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Lebanon’s failed system now threatens food shortage

Can the country be reoriented towards production, wealth redistribution, secularism and social progress? OMAR DEEB explores the political situation

CRISES are piling up in Lebanon. People are satirically wondering what will be the next apocalypse facing the country after all it has witnessed during the past few months.

The inevitable economic collapse had been mounting for several years. 

A rentier economy that lacks production and hunts remittances, bank deposits and loans to survive is not sustainable, as left forces have warned and as bitter reality has now demonstrated. 

After accumulating historically unprecedented levels of debt to GDP, the government defaulted in March 2020. 

The currency has been devalued by almost 300 per cent in the past six months, falling from 1,500 liras to the dollar to about 4,400 liras. 

With an economy importing most basic necessities, this translated into a huge inflation in prices and cut the purchasing power of the local wages by half. 

The country has long been in political stagnation. Sectarian politics have led to a corrupt clientelism where any job, public service or welfare entitlement is dependent on local sectarian leaders who distribute them through pipelines that buy loyalty in return.  

However, even before the current crisis, a growing fraction of the Lebanese people was turning against this sectarian system. 

In the past few years, protests organised by left, democratic and social organisations as well as by trade unions were attracting more and more people.  

In 2018 and 2019, left and secular forces organised a national campaign under the slogan of “Together we rescue our country through political change,” which mobilised tens of thousands of people. 

In October 2019, the largest popular uprising in the history of Lebanon flooded the streets of all major towns and cities. 

About a third of Lebanon’s four million people actively took part in protests denouncing sectarianism and taxes on the working class.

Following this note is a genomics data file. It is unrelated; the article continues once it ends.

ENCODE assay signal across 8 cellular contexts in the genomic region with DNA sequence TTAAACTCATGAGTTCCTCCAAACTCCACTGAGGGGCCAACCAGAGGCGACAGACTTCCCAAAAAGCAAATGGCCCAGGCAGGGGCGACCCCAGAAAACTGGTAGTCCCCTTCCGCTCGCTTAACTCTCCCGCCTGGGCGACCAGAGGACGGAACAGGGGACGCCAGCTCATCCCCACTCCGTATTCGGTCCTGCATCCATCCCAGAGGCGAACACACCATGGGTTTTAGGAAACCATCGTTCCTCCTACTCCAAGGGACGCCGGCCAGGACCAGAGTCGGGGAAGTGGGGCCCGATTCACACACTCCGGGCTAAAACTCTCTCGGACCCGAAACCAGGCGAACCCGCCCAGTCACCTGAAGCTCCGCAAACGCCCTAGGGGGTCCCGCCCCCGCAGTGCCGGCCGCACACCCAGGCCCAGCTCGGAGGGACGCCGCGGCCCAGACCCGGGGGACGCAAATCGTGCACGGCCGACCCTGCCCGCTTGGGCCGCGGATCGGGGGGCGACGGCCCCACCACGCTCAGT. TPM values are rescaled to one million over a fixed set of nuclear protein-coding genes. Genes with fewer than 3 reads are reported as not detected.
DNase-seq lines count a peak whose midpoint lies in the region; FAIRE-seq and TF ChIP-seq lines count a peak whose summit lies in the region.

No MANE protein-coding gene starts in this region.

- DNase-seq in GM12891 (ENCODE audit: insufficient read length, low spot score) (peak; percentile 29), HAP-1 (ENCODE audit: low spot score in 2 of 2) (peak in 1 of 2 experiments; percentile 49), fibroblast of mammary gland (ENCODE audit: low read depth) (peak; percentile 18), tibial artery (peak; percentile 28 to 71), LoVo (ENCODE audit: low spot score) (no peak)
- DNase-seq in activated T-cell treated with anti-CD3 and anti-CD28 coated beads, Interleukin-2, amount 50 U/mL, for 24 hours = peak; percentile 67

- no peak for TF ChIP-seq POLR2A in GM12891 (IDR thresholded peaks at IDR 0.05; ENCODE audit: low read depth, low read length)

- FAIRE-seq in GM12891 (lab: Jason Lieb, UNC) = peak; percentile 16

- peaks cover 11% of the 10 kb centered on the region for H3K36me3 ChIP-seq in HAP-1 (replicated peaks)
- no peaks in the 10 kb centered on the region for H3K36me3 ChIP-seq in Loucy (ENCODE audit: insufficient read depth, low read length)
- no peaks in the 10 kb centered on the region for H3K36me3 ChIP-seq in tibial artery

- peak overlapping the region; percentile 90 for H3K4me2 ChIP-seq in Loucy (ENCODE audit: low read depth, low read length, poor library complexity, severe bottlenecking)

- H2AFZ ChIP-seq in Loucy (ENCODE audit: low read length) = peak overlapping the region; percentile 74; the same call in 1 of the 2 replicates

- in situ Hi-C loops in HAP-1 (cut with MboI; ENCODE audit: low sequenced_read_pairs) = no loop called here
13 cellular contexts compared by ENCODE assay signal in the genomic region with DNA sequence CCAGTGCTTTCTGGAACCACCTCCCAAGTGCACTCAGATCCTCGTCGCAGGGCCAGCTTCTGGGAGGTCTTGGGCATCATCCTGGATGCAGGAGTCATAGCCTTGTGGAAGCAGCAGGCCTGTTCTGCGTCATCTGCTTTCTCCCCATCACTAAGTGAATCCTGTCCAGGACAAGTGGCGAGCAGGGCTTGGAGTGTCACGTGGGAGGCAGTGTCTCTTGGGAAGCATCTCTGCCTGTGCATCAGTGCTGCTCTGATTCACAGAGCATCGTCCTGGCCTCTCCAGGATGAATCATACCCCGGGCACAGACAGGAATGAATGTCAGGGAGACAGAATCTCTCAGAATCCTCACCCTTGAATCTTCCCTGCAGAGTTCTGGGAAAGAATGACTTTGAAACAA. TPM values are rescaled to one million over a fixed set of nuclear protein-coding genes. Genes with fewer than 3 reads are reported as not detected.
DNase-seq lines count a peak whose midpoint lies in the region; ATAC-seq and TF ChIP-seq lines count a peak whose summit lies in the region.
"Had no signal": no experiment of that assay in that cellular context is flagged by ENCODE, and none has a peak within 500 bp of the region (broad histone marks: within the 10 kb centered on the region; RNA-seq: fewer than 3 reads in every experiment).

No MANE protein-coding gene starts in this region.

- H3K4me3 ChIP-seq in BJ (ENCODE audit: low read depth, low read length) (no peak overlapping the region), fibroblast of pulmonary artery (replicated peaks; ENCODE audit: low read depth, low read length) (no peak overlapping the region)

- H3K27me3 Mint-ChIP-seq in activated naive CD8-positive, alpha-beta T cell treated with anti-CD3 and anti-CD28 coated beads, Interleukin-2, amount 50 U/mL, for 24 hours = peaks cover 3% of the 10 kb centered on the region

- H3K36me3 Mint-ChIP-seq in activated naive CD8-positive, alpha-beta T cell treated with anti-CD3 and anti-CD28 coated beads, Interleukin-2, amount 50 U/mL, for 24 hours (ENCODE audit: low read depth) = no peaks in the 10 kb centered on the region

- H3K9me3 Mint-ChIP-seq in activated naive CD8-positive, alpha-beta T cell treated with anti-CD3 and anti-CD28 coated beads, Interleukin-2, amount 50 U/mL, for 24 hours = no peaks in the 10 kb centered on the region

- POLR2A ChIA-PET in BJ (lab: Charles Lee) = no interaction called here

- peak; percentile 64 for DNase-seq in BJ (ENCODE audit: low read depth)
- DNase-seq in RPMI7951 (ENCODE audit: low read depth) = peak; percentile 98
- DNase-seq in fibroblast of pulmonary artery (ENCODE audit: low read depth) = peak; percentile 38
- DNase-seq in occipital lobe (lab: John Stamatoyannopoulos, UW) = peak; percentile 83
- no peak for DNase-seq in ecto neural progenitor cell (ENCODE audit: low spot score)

They called for a radical political change: a secular system combined with new economic policies that would redistribute income and force the richest 1 per cent to pay for the economic collapse. 

The uprising suffered several attacks from pro-governmental groups and paramilitary forces linked to the sectarian parties. Yet it persisted in massive mobilisations until the beginning of 2020.

Only the spread of coronavirus saved the government and halted the popular uprising. 

The new government formed in February sealed an alliance with the infection. 

People were forced to stay at their homes and the social distancing and mitigation measures provided an opportunity for the ruling forces to reorganise and take the initiative. 

The current government, led by the new Prime Minister Hassan Diab, issued a long list of promises and actually claimed it would meet the material demands of the popular uprising. 

Its first statement called for economic reforms that would force the central and the private banks to pay their share of the crisis.

Yet no concrete actions were taken. After the spread of the coronavirus, the left called on the government to provide an immediate relief package for workers and the unemployed and to ensure universal health coverage for all with a proposed budget of $1.2 billion, equivalent to 1.6 per cent of the GDP. 

The governmental response was minimal: a small assistance programme totalling $50 million or 0.1 per cent of GDP.